Factorial design is a statistical technique where multiple treatments (or variables) are tested simultaneously. In other words, instead of testing each treatment individually, you test them together. This allows you to determine whether or not they interact with each other.
Factorial designs are commonly used in experiments because they allow researchers to examine interactions between independent variables.
For example, if you were conducting an experiment on the effects of different types of lights, humidity and soil type on plants, you could use a factorial design to test how these factors affect plant growth.
In this experiment, the factors would be the light type, humidity and soil type.
Typically, you assign two levels to each factor.
You might choose natural sunlight and electric bulb as two levels for the light type. For humidity, you might choose 20% and 60% levels, and for the soil type, you might consider sandy soil and clay soil.
You would conduct a full factorial design with eight runs using three factors and two levels for each factor. Each run represents a unique combination of a factor and a level.
Factors and Levels
The following table shows a typical factorial design with three factors and two levels for every factor.
- Sunlight + 20% Humidity + Sandy Soil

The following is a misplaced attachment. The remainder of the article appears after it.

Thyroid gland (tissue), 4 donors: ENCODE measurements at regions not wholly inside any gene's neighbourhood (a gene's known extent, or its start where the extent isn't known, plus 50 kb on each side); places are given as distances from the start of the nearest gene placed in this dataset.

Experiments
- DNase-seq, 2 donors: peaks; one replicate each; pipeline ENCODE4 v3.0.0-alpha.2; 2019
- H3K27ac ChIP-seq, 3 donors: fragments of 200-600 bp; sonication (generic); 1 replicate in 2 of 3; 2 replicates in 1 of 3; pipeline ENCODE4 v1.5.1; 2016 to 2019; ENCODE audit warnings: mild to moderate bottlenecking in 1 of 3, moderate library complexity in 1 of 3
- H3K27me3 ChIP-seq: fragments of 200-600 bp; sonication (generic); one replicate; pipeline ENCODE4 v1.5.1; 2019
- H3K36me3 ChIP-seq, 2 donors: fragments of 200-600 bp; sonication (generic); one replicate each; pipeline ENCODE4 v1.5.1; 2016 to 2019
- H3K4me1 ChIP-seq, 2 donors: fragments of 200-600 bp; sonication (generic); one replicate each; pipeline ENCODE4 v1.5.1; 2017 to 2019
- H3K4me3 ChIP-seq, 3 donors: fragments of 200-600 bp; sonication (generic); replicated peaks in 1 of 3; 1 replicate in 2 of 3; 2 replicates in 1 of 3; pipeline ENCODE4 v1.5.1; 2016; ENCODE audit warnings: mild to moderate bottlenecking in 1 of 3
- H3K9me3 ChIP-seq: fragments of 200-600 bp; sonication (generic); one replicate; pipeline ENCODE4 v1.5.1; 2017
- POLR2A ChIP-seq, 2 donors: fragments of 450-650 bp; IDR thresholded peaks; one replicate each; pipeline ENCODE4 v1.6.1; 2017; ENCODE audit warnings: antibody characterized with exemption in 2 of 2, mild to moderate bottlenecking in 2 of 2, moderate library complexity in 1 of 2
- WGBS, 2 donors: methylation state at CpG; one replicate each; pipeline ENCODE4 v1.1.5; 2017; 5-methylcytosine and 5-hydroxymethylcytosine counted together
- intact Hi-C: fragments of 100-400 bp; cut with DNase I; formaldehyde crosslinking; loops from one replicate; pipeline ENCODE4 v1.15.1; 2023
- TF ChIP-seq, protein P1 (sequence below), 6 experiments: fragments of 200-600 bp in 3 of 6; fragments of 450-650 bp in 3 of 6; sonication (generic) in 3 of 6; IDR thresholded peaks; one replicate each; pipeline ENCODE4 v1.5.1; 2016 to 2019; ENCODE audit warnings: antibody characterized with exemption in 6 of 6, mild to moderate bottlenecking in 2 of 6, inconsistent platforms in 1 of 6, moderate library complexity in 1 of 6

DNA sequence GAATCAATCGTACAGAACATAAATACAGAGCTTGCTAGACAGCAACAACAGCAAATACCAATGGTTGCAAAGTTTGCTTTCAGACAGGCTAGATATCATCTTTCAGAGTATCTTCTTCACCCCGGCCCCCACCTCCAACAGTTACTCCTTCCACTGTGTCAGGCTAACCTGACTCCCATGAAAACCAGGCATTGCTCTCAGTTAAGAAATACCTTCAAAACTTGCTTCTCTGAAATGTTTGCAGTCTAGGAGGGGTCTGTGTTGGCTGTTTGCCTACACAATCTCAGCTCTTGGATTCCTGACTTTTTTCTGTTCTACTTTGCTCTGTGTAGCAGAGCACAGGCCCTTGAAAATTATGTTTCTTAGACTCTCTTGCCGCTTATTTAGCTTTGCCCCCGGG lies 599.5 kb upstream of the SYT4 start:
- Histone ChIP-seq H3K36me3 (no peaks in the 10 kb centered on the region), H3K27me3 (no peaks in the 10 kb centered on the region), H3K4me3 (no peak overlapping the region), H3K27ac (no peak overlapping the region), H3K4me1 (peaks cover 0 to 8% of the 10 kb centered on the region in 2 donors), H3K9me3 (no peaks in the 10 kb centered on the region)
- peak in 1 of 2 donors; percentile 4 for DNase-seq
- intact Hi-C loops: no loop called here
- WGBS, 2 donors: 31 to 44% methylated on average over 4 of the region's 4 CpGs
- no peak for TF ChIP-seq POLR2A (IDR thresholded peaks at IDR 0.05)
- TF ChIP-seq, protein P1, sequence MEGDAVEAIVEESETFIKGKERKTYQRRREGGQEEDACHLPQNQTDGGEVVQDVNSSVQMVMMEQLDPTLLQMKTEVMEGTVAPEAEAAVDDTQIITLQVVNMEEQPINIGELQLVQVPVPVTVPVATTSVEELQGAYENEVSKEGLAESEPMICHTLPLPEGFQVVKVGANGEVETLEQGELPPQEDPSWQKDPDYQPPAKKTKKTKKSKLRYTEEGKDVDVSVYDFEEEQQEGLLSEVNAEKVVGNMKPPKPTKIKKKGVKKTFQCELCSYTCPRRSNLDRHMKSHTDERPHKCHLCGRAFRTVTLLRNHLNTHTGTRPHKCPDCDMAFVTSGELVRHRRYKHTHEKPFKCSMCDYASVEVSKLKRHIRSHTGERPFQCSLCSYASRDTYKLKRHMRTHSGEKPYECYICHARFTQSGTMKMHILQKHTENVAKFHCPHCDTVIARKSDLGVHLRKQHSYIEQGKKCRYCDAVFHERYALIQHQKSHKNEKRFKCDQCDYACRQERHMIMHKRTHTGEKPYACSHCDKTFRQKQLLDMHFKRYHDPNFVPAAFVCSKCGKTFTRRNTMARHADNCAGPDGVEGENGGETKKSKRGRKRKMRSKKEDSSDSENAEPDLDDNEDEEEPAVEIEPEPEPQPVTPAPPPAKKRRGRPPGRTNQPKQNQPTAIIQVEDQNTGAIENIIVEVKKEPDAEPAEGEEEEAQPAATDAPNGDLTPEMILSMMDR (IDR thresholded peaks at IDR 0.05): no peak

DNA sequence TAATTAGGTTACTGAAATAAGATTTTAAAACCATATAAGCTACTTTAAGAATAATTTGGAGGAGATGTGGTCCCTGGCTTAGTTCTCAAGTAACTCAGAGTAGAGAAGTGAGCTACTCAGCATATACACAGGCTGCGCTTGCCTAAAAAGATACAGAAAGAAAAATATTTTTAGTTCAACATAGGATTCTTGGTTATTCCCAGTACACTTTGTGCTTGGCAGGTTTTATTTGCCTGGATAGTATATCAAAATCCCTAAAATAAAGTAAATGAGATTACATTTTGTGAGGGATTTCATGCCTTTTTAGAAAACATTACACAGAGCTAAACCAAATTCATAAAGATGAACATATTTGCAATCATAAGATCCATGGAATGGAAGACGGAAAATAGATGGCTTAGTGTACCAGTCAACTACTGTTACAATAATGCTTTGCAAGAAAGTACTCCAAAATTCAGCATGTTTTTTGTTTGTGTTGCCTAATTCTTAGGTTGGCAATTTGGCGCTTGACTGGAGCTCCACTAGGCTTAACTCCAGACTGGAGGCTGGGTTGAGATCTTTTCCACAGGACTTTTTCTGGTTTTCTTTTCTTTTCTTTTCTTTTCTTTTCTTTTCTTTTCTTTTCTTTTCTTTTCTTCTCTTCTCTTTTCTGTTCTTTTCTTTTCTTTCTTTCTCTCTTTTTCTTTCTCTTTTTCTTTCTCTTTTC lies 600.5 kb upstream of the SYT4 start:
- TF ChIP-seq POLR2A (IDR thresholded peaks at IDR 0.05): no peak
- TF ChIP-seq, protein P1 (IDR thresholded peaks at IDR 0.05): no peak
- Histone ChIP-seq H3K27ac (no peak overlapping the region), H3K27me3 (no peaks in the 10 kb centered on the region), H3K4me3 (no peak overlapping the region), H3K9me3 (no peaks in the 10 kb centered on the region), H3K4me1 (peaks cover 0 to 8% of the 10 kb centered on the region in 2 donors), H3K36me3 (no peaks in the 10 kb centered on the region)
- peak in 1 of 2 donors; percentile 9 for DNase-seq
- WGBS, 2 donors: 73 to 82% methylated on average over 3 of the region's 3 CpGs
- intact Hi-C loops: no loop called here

- Sunlight + 20% Humidity + Clay Soil
- Sunlight + 60% Humidity + Sandy Soil
- Sunlight + 60% Humidity + Clay Soil
- Bulb Light + 20% Humidity + Sandy Soil
- Bulb Light + 20% Humidity + Clay Soil
- Bulb Light + 60% Humidity + Sandy Soil
- Bulb Light + 60% Humidity + Clay Soil
Calculating the number of runs
The number of runs required for a full factorial design can be calculated by the formula: Levels to the power factors.
With three factors and two levels, it will be 2 to power 3, which is 8.
Definition of Factor
A factor is any independent variable that affects the outcome of your experiment, whose effect the experimenter wants to study.
Definition of Level
Levels are the set of values assigned to the factors. They represent the conditions under which the runs will be conducted. Typically, you set two levels for each factor. However setting up more than two levels for a factor is also not unusual.